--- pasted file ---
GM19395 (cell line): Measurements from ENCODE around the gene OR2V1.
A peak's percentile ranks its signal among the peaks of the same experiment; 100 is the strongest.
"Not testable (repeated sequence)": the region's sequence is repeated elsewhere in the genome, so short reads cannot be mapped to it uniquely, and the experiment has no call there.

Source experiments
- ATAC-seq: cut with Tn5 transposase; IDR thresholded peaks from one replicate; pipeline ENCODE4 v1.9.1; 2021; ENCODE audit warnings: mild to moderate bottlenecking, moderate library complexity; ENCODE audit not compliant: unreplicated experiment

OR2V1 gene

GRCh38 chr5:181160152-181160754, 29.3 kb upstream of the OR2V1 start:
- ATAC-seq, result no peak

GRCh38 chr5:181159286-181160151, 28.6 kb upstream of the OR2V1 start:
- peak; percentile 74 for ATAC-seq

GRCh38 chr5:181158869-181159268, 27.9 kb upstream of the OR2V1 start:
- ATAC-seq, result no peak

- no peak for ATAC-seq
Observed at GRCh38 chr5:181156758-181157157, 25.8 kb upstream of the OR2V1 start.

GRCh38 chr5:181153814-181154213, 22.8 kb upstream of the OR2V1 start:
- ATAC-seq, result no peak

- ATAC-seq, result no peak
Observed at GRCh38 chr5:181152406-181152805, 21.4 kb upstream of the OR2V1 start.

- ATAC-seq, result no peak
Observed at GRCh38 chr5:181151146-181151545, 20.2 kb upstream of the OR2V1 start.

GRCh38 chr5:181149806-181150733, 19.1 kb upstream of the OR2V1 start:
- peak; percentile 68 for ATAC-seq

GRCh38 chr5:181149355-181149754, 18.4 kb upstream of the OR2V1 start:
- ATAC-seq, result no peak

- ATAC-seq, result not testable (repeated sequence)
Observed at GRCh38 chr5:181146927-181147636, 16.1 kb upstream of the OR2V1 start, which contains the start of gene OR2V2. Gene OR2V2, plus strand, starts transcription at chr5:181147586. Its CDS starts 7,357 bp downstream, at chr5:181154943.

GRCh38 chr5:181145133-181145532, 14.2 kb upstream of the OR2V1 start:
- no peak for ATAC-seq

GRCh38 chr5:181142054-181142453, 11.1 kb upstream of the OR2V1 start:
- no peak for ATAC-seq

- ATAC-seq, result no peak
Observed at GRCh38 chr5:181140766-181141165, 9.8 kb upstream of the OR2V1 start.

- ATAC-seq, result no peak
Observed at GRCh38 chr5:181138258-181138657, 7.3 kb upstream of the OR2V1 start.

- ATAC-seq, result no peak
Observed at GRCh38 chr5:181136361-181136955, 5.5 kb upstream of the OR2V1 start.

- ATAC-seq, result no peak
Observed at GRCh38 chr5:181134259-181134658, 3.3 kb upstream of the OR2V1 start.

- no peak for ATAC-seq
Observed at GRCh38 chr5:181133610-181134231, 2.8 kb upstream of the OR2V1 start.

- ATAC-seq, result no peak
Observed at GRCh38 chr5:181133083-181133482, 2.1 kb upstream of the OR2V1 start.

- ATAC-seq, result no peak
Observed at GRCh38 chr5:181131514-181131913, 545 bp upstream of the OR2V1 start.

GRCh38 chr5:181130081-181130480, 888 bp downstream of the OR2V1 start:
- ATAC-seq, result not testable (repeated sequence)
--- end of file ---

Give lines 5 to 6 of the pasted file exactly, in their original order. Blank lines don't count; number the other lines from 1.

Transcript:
- ATAC-seq: cut with Tn5 transposase; IDR thresholded peaks from one replicate; pipeline ENCODE4 v1.9.1; 2021; ENCODE audit warnings: mild to moderate bottlenecking, moderate library complexity; ENCODE audit not compliant: unreplicated experiment

OR2V1 gene